Many teens do not know that if you are old enough to vote, you are old enough to run for local office. Running for office means that you want to be an elected official, so you put on a campaign and you try to get people to support you with donations and eventually their votes.
- Voting youth have the right to run for a local political position.
- Some offices have other restrictions, for example, to run for Ward 1 council representative, you have to live in Ward 1 for some period of time.
Things You Should Know:
Before deciding to start a campaign, you should consider why you are running. What problem do you seen in your community that you want to fix? Are you a member of a group that is consistently ignored by the government? These are very good reasons to run for office, but you should take a look at ALL of the political offices, and see which ones would make the biggest impact. You can use this website to figure out which offices you can run for depending on where you live.
While you might want to be mayor of the city, it’s important to consider smaller offices in which young people could have a very big impact.
Below, there are two offices that YWP encourages young people to pursue:
Advisory Neighborhood Commissions: The Advisory Neighborhood Commissions consider a wide range of policies and programs affecting their neighborhoods, including traffic, parking, recreation, street improvements, liquor licenses, zoning, economic development, police protection, sanitation and trash collection, and the District's annual budget.
To run for ANC Commissioner, you have to get your name on the ballot. You do this by getting at least 25 registered voters from your Single Member District (find your SMD here) to sign your petition. Starting on Monday, July 11, 2016, the Board of Elections will give out nomination petitions for the next ANC elections. You will have to turn in your petitions by 5:00pm Wednesday, August 10th. On November 8th, Election Day, the voters will make their selection. If you win, you will take your office on January 2nd at noon after you are sworn in.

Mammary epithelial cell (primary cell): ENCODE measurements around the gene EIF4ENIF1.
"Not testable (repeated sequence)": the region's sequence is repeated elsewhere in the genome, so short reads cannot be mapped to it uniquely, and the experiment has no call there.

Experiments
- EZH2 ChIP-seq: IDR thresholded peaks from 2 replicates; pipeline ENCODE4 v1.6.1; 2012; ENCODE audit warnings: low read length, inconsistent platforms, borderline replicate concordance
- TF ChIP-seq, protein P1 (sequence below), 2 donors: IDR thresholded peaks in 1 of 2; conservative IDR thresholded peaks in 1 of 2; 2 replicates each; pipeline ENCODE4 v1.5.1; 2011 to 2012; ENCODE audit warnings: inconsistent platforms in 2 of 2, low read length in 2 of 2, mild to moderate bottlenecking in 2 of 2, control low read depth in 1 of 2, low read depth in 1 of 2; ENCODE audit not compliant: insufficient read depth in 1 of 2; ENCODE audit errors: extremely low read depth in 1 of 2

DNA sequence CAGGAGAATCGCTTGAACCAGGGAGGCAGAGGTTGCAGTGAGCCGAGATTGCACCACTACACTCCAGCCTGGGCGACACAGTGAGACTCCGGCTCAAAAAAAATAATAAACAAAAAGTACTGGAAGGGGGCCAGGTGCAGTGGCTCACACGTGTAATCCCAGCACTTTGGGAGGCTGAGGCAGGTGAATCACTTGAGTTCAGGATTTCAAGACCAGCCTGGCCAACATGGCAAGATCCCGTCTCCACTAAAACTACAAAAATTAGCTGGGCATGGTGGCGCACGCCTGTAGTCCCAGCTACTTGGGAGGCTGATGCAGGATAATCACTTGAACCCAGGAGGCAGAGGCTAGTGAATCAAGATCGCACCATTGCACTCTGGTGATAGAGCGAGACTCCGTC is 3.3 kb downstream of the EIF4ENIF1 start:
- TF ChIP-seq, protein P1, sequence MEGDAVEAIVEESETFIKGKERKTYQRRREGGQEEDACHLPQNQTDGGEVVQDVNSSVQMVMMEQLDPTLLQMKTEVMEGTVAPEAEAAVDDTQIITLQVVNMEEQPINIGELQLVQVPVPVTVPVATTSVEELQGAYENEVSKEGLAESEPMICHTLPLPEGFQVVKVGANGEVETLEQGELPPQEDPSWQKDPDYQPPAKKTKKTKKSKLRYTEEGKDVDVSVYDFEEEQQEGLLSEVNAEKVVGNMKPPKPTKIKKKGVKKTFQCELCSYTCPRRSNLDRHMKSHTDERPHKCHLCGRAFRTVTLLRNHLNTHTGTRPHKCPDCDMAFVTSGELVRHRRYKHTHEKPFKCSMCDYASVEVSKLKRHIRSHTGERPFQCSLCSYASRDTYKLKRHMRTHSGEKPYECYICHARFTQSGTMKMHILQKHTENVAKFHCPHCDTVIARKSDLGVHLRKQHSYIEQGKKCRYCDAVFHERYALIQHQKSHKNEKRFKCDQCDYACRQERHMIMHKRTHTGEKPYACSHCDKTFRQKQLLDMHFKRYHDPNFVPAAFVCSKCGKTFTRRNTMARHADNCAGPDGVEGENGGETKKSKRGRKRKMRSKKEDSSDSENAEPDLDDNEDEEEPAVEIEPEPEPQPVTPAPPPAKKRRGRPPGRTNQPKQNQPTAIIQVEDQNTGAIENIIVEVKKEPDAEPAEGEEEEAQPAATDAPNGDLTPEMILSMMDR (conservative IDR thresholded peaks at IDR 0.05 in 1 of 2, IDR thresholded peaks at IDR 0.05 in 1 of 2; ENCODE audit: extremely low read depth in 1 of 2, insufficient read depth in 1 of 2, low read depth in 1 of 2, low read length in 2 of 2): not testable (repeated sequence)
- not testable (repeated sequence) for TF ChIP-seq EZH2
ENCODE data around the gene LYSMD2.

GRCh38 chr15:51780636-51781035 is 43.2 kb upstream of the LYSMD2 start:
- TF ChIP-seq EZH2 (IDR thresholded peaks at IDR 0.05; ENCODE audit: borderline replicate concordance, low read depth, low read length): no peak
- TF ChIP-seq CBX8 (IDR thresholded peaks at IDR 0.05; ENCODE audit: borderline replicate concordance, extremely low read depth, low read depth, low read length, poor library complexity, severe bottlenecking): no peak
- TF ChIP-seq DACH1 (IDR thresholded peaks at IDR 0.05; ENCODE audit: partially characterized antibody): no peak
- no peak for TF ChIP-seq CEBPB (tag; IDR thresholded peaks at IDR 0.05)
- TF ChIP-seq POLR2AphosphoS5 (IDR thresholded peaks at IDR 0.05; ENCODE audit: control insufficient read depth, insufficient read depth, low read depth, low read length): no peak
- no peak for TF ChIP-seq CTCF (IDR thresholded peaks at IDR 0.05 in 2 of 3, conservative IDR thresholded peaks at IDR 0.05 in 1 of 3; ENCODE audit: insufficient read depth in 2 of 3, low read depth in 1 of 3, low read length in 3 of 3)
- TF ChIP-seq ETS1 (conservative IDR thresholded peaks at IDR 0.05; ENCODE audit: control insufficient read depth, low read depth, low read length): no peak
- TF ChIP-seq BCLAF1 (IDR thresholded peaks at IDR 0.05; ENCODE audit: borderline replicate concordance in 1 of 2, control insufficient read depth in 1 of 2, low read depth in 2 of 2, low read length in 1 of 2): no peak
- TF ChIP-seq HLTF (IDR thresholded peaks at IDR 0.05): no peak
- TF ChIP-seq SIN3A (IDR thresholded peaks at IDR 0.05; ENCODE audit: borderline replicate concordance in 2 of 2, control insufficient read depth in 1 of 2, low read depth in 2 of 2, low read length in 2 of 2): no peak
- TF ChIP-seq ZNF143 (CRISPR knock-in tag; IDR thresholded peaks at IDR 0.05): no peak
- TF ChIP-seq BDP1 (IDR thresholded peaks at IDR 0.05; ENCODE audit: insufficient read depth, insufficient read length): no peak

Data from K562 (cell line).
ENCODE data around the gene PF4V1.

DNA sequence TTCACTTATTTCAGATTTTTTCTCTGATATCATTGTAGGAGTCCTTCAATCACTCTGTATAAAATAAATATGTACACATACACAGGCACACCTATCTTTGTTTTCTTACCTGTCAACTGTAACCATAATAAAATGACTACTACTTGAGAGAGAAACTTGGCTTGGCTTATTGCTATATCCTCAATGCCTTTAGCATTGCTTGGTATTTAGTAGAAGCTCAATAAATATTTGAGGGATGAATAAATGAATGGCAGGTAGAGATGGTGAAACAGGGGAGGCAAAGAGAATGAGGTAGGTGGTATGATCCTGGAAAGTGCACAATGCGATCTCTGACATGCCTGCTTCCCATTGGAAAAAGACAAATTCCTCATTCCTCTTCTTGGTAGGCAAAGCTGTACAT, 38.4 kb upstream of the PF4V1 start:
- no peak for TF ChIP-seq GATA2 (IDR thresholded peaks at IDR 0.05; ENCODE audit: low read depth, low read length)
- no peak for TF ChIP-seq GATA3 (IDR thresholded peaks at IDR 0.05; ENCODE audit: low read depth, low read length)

You should go to the Board personally to pick up their petitions. In addition to the petitions, the Board will also give the candidates a list of the registered voters who live in their SMD and a map of the SMD's boundaries. Candidates will also need to file a "Declaration of Candidacy". You can file this form when you pick up the petitions, or you can file it when you turn in your petitions, but you must file it before the August 8th deadline if you wish to have your name on the November 8th ballot.
DC State Board of Education: The State Board of Education is responsible for advising the State Superintendent of Education on educational matters, including: state standards; state policies, including those governing special, academic, vocational, charter and other schools; state objectives; and state regulations proposed by the Mayor or the State Superintendent of Education. The State Board of Education is made up of of nine elected representatives, one from each of the District of Columbia eight wards and one elected at-large.
The State Board holds regular working sessions on the first Wednesday of each month at 441 4th Street NW, on the 11th floor, from 4:30 pm-6 pm. The State Board of Education also holds a public meeting on the third Wednesday of each month at 441 4th Street NW, in the Old Council Chambers, from 5:30 pm-8:30 pm. These meetings are subject to change.
To run for a seat on the board, you should follow these three simple steps:
1) Make sure that you meet all the requirements. For the upcoming election in November, only the Ward 1 position is up for re-election, but later, all positions will eventually come for re-election. You should Contact the Board of Elections to verify that you qualify for the position. All candidate filings are handled by District of Columbia Board of Elections Office.
2) Get the right filing papers from the Board of Elections office and complete the paperwork required. If there is any difficulty in connecting with this office, contact the DC Board of Elections at (202) 727-2525 or go to this website to help obtain the correct contact information for your elections department.
3) File your papers between 120 and 90 days before the election. You must compete in the general primary to advance to the general election. Primaries are usually held in mid-June, and the general elections are held in early November.
Here are some resources that help youth get involved in the political process:
- Local Organizations
- National Organization
- Advisory Neighborhood Commissions
- DC Government Councils and Institutes